My son just called up. His cell phone died. The phone is only a few months old.
Seems like more and more gadgets are dying prematurely these days. Of course, this could just be a side effect of the fact that we own more electronic gadgets. This could also be an effect of price competition, and the market seeking the lowest level of quality that consumers will accept.
There is another possible explanation. Assume you were in the role of a rising economic and military power – like China. If you were hoping to one day achieve military dominance, somehow you need to undercut the superiority of the US military. A direct attack is likely to be very expensive, so you need to find something less obvious.
The superiority of the US military is largely based on technology originally developed during the Cold War. Without the threat of imminent destruction, the rate of US innovation is bound to drop. Certainly you want to avoid any appearance as a direct threat. At the same time, military technology is largely dependent on electronics. If you can undercut prices, then you can kill off manufacturing in the US. You only need to do this for a few critical components – no need to capture the entire market (which might arose suspicion).
For example, capacitors are simple relatively low-tech components that are used in practically every electronic device. Not a lot of innovation going on with capacitors, so it is quite natural that the manufacturing would shift to where costs were lowest. If you can insure that your costs are lowest, you can slowly reduce the lifespan of the component, so that any electronic device is bound to fail within a few years. You might be able to manufacture components with a longer lifespan at the same cost – but you make sure that components offered for export have a short lifespan.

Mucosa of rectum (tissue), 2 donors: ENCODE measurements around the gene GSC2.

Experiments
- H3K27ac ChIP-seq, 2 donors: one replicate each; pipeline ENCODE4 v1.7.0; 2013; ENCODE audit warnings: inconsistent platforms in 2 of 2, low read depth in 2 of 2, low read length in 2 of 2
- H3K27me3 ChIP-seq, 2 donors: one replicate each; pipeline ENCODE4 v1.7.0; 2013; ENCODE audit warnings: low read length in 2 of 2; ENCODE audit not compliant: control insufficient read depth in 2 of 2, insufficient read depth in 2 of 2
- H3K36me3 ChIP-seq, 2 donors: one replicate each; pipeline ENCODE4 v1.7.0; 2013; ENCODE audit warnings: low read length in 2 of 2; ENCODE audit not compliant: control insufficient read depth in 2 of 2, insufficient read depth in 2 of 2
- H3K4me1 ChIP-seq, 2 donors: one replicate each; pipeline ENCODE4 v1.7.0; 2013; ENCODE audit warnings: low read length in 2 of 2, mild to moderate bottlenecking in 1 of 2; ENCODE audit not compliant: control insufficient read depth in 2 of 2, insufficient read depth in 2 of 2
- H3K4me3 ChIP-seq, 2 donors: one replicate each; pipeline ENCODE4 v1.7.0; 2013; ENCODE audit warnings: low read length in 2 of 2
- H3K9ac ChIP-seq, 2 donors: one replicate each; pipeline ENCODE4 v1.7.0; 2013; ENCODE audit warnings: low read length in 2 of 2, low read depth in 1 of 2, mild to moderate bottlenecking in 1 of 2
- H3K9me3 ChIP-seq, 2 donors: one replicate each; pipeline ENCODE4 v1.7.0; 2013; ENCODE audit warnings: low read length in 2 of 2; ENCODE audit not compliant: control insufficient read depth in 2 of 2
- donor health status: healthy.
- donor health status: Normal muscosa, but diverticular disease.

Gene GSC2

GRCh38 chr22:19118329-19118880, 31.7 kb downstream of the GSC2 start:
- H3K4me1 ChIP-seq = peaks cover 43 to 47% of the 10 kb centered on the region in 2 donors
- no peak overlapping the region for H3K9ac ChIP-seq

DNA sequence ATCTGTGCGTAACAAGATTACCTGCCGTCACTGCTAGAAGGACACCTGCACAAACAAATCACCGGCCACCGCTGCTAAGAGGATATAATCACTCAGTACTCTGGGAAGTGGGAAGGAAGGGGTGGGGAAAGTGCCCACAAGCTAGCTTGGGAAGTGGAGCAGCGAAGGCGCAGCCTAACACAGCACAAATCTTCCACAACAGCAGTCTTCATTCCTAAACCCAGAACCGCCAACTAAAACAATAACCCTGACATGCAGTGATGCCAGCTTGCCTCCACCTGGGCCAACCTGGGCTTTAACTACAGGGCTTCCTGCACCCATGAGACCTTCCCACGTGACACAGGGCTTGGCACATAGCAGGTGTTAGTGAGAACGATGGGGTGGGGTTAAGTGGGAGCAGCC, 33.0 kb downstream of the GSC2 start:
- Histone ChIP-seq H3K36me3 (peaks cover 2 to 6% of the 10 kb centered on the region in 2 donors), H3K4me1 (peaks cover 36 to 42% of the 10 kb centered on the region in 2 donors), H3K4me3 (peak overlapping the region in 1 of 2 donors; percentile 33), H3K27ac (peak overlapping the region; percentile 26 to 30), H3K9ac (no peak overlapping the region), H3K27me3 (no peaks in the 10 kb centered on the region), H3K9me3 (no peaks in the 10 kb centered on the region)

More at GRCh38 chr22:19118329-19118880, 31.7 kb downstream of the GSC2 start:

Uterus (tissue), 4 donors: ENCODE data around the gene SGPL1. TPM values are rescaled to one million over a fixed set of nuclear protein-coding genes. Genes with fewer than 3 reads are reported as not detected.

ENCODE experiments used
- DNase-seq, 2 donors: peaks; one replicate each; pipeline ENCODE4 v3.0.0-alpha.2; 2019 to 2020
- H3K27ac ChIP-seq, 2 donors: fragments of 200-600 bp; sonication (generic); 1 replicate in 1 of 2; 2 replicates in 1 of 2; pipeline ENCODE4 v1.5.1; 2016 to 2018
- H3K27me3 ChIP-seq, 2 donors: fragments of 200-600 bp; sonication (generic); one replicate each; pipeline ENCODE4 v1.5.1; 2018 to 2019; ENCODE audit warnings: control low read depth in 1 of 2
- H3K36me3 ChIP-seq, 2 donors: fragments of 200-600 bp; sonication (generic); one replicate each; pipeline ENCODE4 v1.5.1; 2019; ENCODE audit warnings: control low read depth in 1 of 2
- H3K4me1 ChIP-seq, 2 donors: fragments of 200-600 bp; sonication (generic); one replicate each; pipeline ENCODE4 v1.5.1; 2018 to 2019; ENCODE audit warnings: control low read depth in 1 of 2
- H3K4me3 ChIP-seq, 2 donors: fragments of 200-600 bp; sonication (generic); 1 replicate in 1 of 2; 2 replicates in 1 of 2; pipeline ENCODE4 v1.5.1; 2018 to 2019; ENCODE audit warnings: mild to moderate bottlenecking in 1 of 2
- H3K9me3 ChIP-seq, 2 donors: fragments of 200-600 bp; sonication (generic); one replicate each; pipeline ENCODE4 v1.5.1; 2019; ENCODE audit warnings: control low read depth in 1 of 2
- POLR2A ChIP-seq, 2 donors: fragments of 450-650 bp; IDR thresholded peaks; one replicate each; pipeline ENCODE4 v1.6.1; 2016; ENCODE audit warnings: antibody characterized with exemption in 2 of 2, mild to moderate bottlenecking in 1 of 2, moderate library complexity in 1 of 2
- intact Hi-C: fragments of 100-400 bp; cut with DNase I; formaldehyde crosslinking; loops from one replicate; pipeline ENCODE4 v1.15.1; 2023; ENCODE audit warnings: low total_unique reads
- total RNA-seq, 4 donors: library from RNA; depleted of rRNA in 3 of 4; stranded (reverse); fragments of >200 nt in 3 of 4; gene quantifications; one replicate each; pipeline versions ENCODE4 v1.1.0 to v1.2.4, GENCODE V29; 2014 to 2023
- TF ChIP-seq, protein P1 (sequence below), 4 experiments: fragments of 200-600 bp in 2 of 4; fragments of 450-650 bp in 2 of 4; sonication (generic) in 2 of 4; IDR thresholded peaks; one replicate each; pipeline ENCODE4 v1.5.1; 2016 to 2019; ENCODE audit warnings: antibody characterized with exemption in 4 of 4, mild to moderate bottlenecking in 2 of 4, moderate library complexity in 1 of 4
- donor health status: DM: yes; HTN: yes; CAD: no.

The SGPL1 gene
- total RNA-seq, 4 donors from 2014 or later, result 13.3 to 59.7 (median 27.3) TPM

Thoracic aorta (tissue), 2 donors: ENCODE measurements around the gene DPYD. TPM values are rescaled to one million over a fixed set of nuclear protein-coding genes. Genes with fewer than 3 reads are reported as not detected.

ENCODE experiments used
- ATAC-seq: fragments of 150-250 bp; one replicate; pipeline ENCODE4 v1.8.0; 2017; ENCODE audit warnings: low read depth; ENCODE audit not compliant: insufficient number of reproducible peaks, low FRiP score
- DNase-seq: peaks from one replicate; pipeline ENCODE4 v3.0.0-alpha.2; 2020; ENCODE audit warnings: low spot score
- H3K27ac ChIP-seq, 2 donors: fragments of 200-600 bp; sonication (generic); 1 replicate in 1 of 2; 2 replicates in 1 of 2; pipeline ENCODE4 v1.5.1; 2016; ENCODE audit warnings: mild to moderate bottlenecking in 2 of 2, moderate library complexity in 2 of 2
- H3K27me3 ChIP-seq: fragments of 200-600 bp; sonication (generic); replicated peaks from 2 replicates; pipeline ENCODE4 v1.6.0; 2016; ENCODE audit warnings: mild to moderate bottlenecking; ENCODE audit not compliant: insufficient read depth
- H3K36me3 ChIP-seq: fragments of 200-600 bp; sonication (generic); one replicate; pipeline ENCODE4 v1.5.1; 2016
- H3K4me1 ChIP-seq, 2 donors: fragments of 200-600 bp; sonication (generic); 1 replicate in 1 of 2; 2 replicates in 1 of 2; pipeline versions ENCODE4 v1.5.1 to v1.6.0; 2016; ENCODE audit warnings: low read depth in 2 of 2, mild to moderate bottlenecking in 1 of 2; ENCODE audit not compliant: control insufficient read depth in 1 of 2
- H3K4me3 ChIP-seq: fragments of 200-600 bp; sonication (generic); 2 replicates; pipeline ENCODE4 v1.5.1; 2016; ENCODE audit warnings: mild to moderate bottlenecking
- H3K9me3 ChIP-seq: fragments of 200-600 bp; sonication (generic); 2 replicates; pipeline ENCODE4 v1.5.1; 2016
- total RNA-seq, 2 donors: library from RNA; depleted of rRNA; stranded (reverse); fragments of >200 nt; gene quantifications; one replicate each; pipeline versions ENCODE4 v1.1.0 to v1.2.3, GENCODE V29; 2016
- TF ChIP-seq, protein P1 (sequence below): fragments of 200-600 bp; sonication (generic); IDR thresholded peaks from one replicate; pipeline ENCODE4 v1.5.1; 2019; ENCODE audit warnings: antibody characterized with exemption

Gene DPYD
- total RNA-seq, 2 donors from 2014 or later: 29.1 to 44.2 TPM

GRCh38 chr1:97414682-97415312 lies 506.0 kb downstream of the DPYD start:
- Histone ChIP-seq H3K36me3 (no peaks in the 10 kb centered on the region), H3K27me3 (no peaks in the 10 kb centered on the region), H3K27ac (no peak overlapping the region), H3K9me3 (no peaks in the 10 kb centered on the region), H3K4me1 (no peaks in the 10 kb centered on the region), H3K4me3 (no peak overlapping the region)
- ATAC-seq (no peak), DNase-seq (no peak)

The consumer market is not going to care overmuch, as consumer devices tend to have a short lifespan in any case. Slowly increasing failure rates mean the US military spends an increasing amount of time and money for maintenance, and has less money for improvements. Higher failure rates mean lower readiness and a weaker military. If for any reason replacements became scarce (due to some sort of conflict – economic or military) then in the space of a few years the US military could become radically less effective.
Never ascribe to malice – in this case what could be simply explained by market forces. So I am not a big believer in the above. Still, it is a possibility.
A simple strategy should suffice to nullify an “attack” like the above, and return a long-term benefit to the country as a whole. Simply insure that a sufficient pool of expertise exists so that we can resume domestic manufacturing when needed. In the short term this means a steady supply of high reliability components (with the side benefit of lower maintainence costs and higher readiness for our military). In the long term the disparity between domestic and foreign manufacturing costs will diminish, and the country gains an economic benefit. Modest long-term investments in improved manufacturing techniques both insure that our domestic expertise does not die of old age, and is likely to bring closer the day when domestic manufacturing is again competitive.